State intervention, not personal responsibility, needed to stop the surge State Representative Christine Barber

The number of COVID-19 infections throughout Massachusetts is rising at an alarming rate. Massachusetts now has more new COVID-19 cases per capita than Georgia, South Carolina, Florida, Louisiana, or Texas— and in the last week alone, MA has seen more COVID-19 deaths per capita than 23 other states.

This surge of infections and hospitalizations is placing tremendous pressure on the state’s health facilities and leading to countless preventable COVID-related deaths.

Over the past nine months, Gov. Baker has mainly linked increased COVID-19 cases statewide to private social gatherings and individuals failing to comply with state health guidelines. However, the data clearly shows there are systemic factors in viral spread and infection. It is time for the Baker Administration to shift the onus of responsibility from individual actions to systemic factors that continue to put people at risk for COVID-19, particularly communities of color, which have been hit hardest by this pandemic.

Though each person plays a role in reducing the spread of the COVID-19, individuals alone are not personally responsible for putting an end to the pandemic. Immediate action by the Governor to tighten COVID-19 restrictions is necessary to reduce the strain on our health system and to save lives. Beyond private gatherings, there have been many reports of viral clusters at workplaces- and this goes beyond personal choice. Many people, particularly those working in low-wage jobs, do not have the option of staying home to reduce their exposure to COVID. While Gov. Baker placed new restrictions this week, including requiring masks for indoor dining and gyms, reducing the size of outdoor gatherings to 50 persons, and closing certain high-contact recreational businesses, these are simply not strong enough to address this state of dire emergency for our communities.

Our state’s support systems for those facing housing instability and food insecurity, for those who have recently lost their jobs as a result of the pandemic, and protections for schools, businesses, and workers on the frontlines of this crisis are just a few examples of systemic factors that ultimately influence people’s risk of COVID-19 exposure and infection. The House and Senate recently passed a state budget that makes significant investments in housing assistance, food security, and substance use addiction services, as well as domestic violence, sexual assault treatment and prevention programs to address the sweeping effects of the pandemic. The budget invests in programs that provide COVID-related supports for small businesses, and increases funding for child care and local boards of health. There is still more work to be done to support individuals and small businesses as we continue to navigate this crisis, but this budget makes important steps.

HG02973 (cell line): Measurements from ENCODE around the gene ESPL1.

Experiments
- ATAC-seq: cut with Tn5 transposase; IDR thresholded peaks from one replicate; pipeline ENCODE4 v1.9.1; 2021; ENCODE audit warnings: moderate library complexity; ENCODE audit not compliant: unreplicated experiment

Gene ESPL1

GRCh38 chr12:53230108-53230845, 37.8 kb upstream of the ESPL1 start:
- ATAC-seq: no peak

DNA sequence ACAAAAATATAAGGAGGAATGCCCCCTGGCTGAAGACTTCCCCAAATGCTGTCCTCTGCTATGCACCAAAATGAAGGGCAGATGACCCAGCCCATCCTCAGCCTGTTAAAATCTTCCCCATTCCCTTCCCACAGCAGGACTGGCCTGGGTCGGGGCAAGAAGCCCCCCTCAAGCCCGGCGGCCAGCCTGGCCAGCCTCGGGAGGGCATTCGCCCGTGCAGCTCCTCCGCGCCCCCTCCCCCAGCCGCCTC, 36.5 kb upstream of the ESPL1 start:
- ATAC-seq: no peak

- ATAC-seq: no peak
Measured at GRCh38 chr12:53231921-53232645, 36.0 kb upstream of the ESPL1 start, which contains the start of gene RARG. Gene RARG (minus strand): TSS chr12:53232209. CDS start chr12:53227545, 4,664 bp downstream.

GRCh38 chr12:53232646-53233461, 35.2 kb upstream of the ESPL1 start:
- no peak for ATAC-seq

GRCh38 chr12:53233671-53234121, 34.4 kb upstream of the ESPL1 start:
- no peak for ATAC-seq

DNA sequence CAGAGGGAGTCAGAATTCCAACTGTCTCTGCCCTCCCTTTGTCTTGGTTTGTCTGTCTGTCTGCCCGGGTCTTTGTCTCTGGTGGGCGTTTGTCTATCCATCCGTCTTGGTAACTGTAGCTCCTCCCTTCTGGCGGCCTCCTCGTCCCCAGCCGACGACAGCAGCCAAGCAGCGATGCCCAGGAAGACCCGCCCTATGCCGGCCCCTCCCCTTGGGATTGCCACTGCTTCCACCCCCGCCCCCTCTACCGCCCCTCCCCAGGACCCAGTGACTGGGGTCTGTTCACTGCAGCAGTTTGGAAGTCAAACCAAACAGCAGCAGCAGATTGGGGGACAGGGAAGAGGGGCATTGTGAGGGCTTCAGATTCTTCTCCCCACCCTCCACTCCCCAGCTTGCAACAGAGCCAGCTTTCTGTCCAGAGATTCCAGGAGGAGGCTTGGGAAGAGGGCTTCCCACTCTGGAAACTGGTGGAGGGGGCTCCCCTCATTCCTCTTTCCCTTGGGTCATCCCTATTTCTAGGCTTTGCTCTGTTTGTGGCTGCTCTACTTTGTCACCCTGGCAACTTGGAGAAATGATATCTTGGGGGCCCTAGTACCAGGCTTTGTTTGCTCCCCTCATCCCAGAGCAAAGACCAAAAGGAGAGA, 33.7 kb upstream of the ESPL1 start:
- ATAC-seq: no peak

It is imperative the Governor and his administration implement targeted rollbacks of the state’s reopening plan to keep people safe. To do this, it is necessary for the state and federal government to strengthen resources and the safety net to support families and small businesses.

Right now, people across the Commonwealth are doing all they can to keep themselves and their loved ones healthy and safe. We are counting on the Baker Administration to make needed adjustments to the state’s COVID-19 restrictions to minimize the dangerous impacts of the virus on our health care system and our communities.

4 thoughts on “State intervention, not personal responsibility, needed to stop the surge State Representative Christine Barber”

  1. Thank you Anonymous. This just shows us that they look at us as being stupid. Then again maybe we are as we not only elect them we put them back in again. What we need are common sense people in politics. This one here is another one adding to the problem instead of being a solution.. Sad.

  2. You state that we have more COVID-19 than states like Florida, Georgia and Texas so We need more restrictions. These states have been among the least restricted yet have less COVID-19. Quite obvious your restrictions do nothing to help and only hurt working people. The only systemic problem we have is with systemically stupid politicians.

  3. Wonder what took her so long to jump on the bandwagon as an expert. Way behind the other people looking for attention during this. About what one would expect seeking publicity.

  4. You state we have a higher COVID-19 rate than states like Florida, Texas and Georgia and that we need to rollback and have more lockdown and restrictions yet the states you cite have had the LEAST restrictions. Makes sense to me!!! The only systemic problem we have is with stupid politicians.

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